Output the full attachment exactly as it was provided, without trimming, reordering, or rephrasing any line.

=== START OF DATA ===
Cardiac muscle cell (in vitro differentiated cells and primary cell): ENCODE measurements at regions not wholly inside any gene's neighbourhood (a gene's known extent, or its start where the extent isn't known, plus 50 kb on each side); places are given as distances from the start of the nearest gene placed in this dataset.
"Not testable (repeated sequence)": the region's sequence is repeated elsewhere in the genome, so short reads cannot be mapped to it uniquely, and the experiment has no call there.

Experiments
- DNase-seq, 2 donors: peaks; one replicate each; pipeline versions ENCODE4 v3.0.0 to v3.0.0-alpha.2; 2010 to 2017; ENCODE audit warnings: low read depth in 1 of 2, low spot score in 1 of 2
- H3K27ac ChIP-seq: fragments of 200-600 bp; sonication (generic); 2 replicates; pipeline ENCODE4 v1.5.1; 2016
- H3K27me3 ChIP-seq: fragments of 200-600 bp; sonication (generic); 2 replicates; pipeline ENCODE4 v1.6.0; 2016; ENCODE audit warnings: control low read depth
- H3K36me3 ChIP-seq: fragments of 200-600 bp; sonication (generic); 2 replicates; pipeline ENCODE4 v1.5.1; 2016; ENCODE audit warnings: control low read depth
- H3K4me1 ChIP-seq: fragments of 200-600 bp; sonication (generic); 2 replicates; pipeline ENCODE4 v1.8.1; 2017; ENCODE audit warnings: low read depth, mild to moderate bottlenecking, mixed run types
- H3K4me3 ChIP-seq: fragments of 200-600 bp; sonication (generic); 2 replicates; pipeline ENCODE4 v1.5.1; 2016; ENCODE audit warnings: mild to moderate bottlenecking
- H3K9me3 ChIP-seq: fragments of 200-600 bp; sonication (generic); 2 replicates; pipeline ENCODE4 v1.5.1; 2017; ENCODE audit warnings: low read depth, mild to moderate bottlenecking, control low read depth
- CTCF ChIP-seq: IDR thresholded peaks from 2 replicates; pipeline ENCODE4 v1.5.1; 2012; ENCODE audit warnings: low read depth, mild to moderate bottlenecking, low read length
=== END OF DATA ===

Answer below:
Cardiac muscle cell (in vitro differentiated cells and primary cell): ENCODE measurements at regions not wholly inside any gene's neighbourhood (a gene's known extent, or its start where the extent isn't known, plus 50 kb on each side); places are given as distances from the start of the nearest gene placed in this dataset.
"Not testable (repeated sequence)": the region's sequence is repeated elsewhere in the genome, so short reads cannot be mapped to it uniquely, and the experiment has no call there.

Experiments
- DNase-seq, 2 donors: peaks; one replicate each; pipeline versions ENCODE4 v3.0.0 to v3.0.0-alpha.2; 2010 to 2017; ENCODE audit warnings: low read depth in 1 of 2, low spot score in 1 of 2
- H3K27ac ChIP-seq: fragments of 200-600 bp; sonication (generic); 2 replicates; pipeline ENCODE4 v1.5.1; 2016
- H3K27me3 ChIP-seq: fragments of 200-600 bp; sonication (generic); 2 replicates; pipeline ENCODE4 v1.6.0; 2016; ENCODE audit warnings: control low read depth
- H3K36me3 ChIP-seq: fragments of 200-600 bp; sonication (generic); 2 replicates; pipeline ENCODE4 v1.5.1; 2016; ENCODE audit warnings: control low read depth
- H3K4me1 ChIP-seq: fragments of 200-600 bp; sonication (generic); 2 replicates; pipeline ENCODE4 v1.8.1; 2017; ENCODE audit warnings: low read depth, mild to moderate bottlenecking, mixed run types
- H3K4me3 ChIP-seq: fragments of 200-600 bp; sonication (generic); 2 replicates; pipeline ENCODE4 v1.5.1; 2016; ENCODE audit warnings: mild to moderate bottlenecking
- H3K9me3 ChIP-seq: fragments of 200-600 bp; sonication (generic); 2 replicates; pipeline ENCODE4 v1.5.1; 2017; ENCODE audit warnings: low read depth, mild to moderate bottlenecking, control low read depth
- CTCF ChIP-seq: IDR thresholded peaks from 2 replicates; pipeline ENCODE4 v1.5.1; 2012; ENCODE audit warnings: low read depth, mild to moderate bottlenecking, low read length